```python
for msg in q: # read each message until the queue ends
  ...

for msg in q.sorted(): # read each message in order
  ...
```

## End the queue

After the main process has sent all the data to the workers, it needs to indicate
that there's no additional work to be done. This is done by calling `Q.stop()` using the input queue that the workers are reading from and passing the list of workers to wait for.

In some rare situations, you can use `Q.end()` to explicitly end the queue.

## Process results

If you have an output queue, you may want to to process the results. You can use `Q.items()` to end the queue and read the current messages.

```python
import ezq
out = ezq.Q()
...
result = [msg.data for msg in out.items()]
# OR
result = [msg.data for msg in out.items(sort=True)] # sorted by Msg.order
# OR
result = [msg.data for msg in out.items(cache=True)] # cache the messages
```

## Example: Read and Write Queues

In this example, several workers read from a queue, process data, and then write to a different queue that a single worker uses to print to the screen sorting the results as it goes along.

Note that we use a single `writer` to avoid clashes or overwriting.

```python
import ezq


def printer(out: ezq.Q) -> None:
    """Print results in increasing order."""
    for msg in out.sorted():
        print(msg.data)


def collatz(q: ezq.Q, out: ezq.Q) -> None:
    """Read numbers and compute values."""
    for msg in q:
        num = float(msg.data)
        if msg.kind == "EVEN":
            out.put((num, num / 2), order=msg.order)
        elif msg.kind == "ODD":
            out.put((num, 3 * num + 1), order=msg.order)


def main() -> None:
    """Run several threads with a subprocess for printing."""
    q, out = ezq.Q("thread"), ezq.Q()
    readers = [ezq.run_thread(collatz, q, out) for _ in range(ezq.NUM_THREADS)]
    writer = ezq.run(printer, out)

    for num in range(40):
        kind = "EVEN" if num % 2 == 0 else "ODD"
        q.put(num, kind=kind, order=num)

    q.stop(readers)
    out.stop(writer)


if __name__ == "__main__":
    main()
```

## License

[MIT License](https://github.com/metaist/ezq/blob/main/LICENSE.md)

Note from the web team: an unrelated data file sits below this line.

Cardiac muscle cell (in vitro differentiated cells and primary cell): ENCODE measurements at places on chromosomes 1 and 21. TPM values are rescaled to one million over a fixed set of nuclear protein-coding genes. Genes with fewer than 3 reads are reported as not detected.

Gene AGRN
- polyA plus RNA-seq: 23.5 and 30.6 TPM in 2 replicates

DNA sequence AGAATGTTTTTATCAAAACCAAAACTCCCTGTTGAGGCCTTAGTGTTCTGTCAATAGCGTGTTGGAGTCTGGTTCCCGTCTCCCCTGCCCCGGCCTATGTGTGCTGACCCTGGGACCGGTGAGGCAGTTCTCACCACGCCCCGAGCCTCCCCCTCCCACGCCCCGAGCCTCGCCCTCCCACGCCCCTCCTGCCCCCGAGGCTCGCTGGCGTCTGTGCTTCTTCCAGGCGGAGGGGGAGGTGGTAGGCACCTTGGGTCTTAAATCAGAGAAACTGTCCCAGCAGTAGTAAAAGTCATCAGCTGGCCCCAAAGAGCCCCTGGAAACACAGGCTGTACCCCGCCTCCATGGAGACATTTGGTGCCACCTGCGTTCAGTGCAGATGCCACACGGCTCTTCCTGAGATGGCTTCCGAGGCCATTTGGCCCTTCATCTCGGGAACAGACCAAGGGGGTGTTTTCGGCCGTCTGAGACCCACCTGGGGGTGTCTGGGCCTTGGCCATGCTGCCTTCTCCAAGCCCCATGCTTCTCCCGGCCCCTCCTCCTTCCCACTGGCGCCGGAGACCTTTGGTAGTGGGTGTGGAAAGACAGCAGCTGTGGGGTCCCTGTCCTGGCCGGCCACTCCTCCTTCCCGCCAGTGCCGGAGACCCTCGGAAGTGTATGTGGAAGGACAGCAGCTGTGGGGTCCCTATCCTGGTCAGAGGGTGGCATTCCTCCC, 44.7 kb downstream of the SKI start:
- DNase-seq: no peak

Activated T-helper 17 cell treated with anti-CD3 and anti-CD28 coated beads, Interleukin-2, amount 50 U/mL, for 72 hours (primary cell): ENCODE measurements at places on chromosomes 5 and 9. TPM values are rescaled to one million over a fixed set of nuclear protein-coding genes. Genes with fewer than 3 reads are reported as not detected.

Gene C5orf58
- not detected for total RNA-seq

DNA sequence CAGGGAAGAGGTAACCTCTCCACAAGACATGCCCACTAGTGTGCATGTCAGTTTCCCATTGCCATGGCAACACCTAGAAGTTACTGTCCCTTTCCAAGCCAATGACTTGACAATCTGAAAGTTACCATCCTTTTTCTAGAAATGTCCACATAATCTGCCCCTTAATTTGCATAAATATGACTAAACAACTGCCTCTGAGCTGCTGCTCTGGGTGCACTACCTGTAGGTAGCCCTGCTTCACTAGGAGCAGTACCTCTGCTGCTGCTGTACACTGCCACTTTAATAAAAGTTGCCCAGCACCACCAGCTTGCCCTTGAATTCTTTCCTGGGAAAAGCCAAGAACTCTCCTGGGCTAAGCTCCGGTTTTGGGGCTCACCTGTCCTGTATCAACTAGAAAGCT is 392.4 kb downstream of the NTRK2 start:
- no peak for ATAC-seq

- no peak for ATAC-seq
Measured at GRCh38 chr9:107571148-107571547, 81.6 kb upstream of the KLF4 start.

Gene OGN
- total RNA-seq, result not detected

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    "description": "# ezq\n\n_Simple wrappers for python multiprocessing and threading._\n\n[![Build Status](https://img.shields.io/github/actions/workflow/status/metaist/ezq/.github/workflows/ci.yaml?branch=main&style=for-the-badge)](https://github.com/metaist/ezq/actions)\n[![ezq on PyPI](https://img.shields.io/pypi/v/ezq.svg?color=blue&style=for-the-badge)](https://pypi.org/project/ezq)\n[![Supported Python versions](https://img.shields.io/pypi/pyversions/ezq?style=for-the-badge)](https://pypi.org/project/ezq)\n\n[Changelog] - [Issues] - [Documentation]\n\n[changelog]: https://github.com/metaist/ezq/blob/main/CHANGELOG.md\n[issues]: https://github.com/metaist/ezq/issues\n[documentation]: https://metaist.github.io/ezq/\n\n## Why?\n\n`ezq` makes it easy to connect subprocesses and threads (both considered \"workers\") using queues with a simpler API than [`concurrent.futures`][1], [`multiprocessing`][2], or [`threading`][3].\n\n[1]: https://docs.python.org/3/library/concurrent.futures.html\n[2]: https://docs.python.org/3/library/multiprocessing.html\n[3]: https://docs.python.org/3/library/threading.html\n\n## Install\n\n```bash\npython -m pip install ezq\n```\n\n## Example: Quick Start\n\nIf you just want to apply a function to some inputs, you can use `ezq.map()` to run it on all available CPUs and get the results back.\n\n```python\nimport ezq\nprint(list(ezq.map(lambda x: x * 2, range(6))))\n# => [0, 2, 4, 6, 8, 10]\n```\n\n## Example: Sum Messages\n\nHere's a simple example of a worker that reads from an input queue, sums up the messages, and puts the result on an output queue.\n\n```python\nimport ezq\n\n\ndef worker(q, out):\n    \"\"\"Add up all the messages.\"\"\"\n    total = 0\n    for msg in q:  # read a message from the queue\n        total += msg.data\n\n    # after reading all the messages, write the total\n    out.put(total)\n\n\ndef main():\n    \"\"\"Run several workers.\"\"\"\n    # Step 1: Creates the queues and start the workers.\n    q, out = ezq.Q(), ezq.Q()  # input & output queues\n    workers = [ezq.run(worker, q, out) for _ in range(ezq.NUM_CPUS)]\n    # workers are all running\n\n    # Step 2: Send work to the workers.\n    for i in range(1000):\n        q.put(i)  # send work\n\n    # Step 3: Tell the workers to finish.\n    q.stop(workers)\n    # workers are all stopped\n\n    # Step 4: Process the results.\n    want = sum(range(1000))\n    have = sum(msg.data for msg in out.items())\n    assert have == want\n    print(have)\n\n\nif __name__ == \"__main__\":\n    main()\n```\n\n## Typical worker lifecycle\n\n- The main process [creates queues](#create-queues) with `ezq.Q`.\n\n- The main process [creates workers](#create-workers) with `ezq.run` (alias for `Worker.process`) or `ezq.run_thread` (alias for `Worker.thread`).\n\n- The main process [sends data](#send-data) using `Q.put`.\n\n- The worker [iterates over the queue](#iterate-over-messages).\n\n- The main process [ends the queue](#end-the-queue) with `Q.stop`.\n\n- The worker returns when it reaches the end of the queue.\n\n- (_Optional_) The main process [processes the results](#process-results).\n\n## `Process` vs `Thread`\n\n`ezq` supports two kinds of workers: `Process` and `Thread`. There is a lot of existing discussion about when to use which approach, but a general rule of thumb is:\n\n- `Process` is for _parallelism_ so you can use multiple CPUs at once. Ideal for **CPU-bound** tasks like doing lots of mathematical calculations.\n\n- `Thread` is for _concurrency_ so you can use a single CPU to do multiple things. Ideal for **I/O-bound** tasks like waiting for a disk, database, or network.\n\nSome more differences:\n\n- **Shared memory**: Each `Process` worker has [data sent to it via `pickle`](#beware-pickle) (actually [`dill`](https://github.com/uqfoundation/dill), a `pickle` replacement) and it doesn't share data with other workers. By contrast, each `Thread` worker shares its memory with all other workers on the same CPU, so it can [accidentally change global state](#beware-shared-state).\n\n- **Queue overhead**: `ezq.Q` [has more overhead](#create-queues) for `Process` workers than `Thread` workers.\n\n- **Creating sub-workers**: `Process` and `Thread` workers can create additional `Thread` workers, but [they cannot create additional `Process` workers](#create-workers).\n\n## Create queues\n\nIn the main process, create the queues you'll need. Here are my common situations:\n\n- **0 queues**: I'm using a simple function and can ask `ezq.map` to make the queues for me.\n\n- **1 queue**: the worker reads from an input queue and persists the result somewhere else (e.g., writing to disk, making a network call, running some other program).\n\n- **2 queues** (most common): the worker reads from an input queue and write the results to an output queue.\n\n- **3 queues**: multiple stages of work are happening where workers are reading from one queue and writing to another queue for another worker to process.\n\n**NOTE:** If you're using `Thread` workers, you can save some overhead by passing `Q(\"thread\")`. This lightweight queue also doesn't use `pickle`, so you can use it to pass hard-to-pickle things (e.g., database connection).\n\n```python\nq, out = ezq.Q(), ezq.Q() # most common\nq2 = ez.Q(\"thread\") # only ok for Thread workers\n```\n\n## A worker task is just a function\n\nIn general, there's nothing special about a worker function, but note:\n\n- If you're using `Process` workers, all arguments are [passed through `pickle` first](#beware-pickle).\n\n- We don't currently do anything with the return value of this function (unless you use `ezq.map()`). You'll need an output queue to return data back to the main process/thread.\n\n## Create workers\n\nIn the main process, create workers using `ezq.run` or `ezq.run_thread` which take a function and any additional parameters. Typically, you'll pass the queues you created to the workers at this point.\n\n**NOTE:** `Process` and `Thread` workers can create additional `Thread` workers, but **they cannot create additional `Process` workers**.\n\n## Send data\n\nOnce you've created the workers, you send them data with `Q.put` which creates `ezq.Msg` objects and puts them in the queue. Each message has three attributes (all optional):\n\n- `data: Any` - This is the data you want the worker to work on.\n\n- `kind: str` - You can use this to send multiple kinds of work to the same worker. Note that the special `END` kind is used to indicate the end of a queue.\n\n- `order: int` - This is the message order which can help you reorder results or ensure that messages from a queue are read in a particular order (that's what `Q.sorted()` uses).\n\n## Beware `pickle`\n\nIf you are using `Process` workers, everything passed to the worker (arguments, messages) is first passed to `pickle` (actually, [`dill`](https://github.com/uqfoundation/dill)). Anything that cannot be pickled with dill (e.g., database connections), cannot be passed to `Process` workers. Note that `dill` _can_ serialize many more types than `pickle` (e.g. `lambda` functions).\n\n## Beware shared state\n\nIf you are using `Thread` workers, workers can share certain variables, so you need to be careful of how variables are access to avoid accidentally corrupting data.\n\n## Iterate over messages\n\nInside the worker, iterate over the queue to read each message until the queue ends ([see below](#end-the-queue)). If the messages need to be processed in order, use `Q.sorted`.\n\n```python\nfor msg in q: # read each message until the queue ends\n  ...\n\nfor msg in q.sorted(): # read each message in order\n  ...\n```\n\n## End the queue\n\nAfter the main process has sent all the data to the workers, it needs to indicate\nthat there's no additional work to be done. This is done by calling `Q.stop()` using the input queue that the workers are reading from and passing the list of workers to wait for.\n\nIn some rare situations, you can use `Q.end()` to explicitly end the queue.\n\n## Process results\n\nIf you have an output queue, you may want to to process the results. You can use `Q.items()` to end the queue and read the current messages.\n\n```python\nimport ezq\nout = ezq.Q()\n...\nresult = [msg.data for msg in out.items()]\n# OR\nresult = [msg.data for msg in out.items(sort=True)] # sorted by Msg.order\n# OR\nresult = [msg.data for msg in out.items(cache=True)] # cache the messages\n```\n\n## Example: Read and Write Queues\n\nIn this example, several workers read from a queue, process data, and then write to a different queue that a single worker uses to print to the screen sorting the results as it goes along.\n\nNote that we use a single `writer` to avoid clashes or overwriting.\n\n```python\nimport ezq\n\n\ndef printer(out: ezq.Q) -> None:\n    \"\"\"Print results in increasing order.\"\"\"\n    for msg in out.sorted():\n        print(msg.data)\n\n\ndef collatz(q: ezq.Q, out: ezq.Q) -> None:\n    \"\"\"Read numbers and compute values.\"\"\"\n    for msg in q:\n        num = float(msg.data)\n        if msg.kind == \"EVEN\":\n            out.put((num, num / 2), order=msg.order)\n        elif msg.kind == \"ODD\":\n            out.put((num, 3 * num + 1), order=msg.order)\n\n\ndef main() -> None:\n    \"\"\"Run several threads with a subprocess for printing.\"\"\"\n    q, out = ezq.Q(\"thread\"), ezq.Q()\n    readers = [ezq.run_thread(collatz, q, out) for _ in range(ezq.NUM_THREADS)]\n    writer = ezq.run(printer, out)\n\n    for num in range(40):\n        kind = \"EVEN\" if num % 2 == 0 else \"ODD\"\n        q.put(num, kind=kind, order=num)\n\n    q.stop(readers)\n    out.stop(writer)\n\n\nif __name__ == \"__main__\":\n    main()\n```\n\n## License\n\n[MIT License](https://github.com/metaist/ezq/blob/main/LICENSE.md)\n",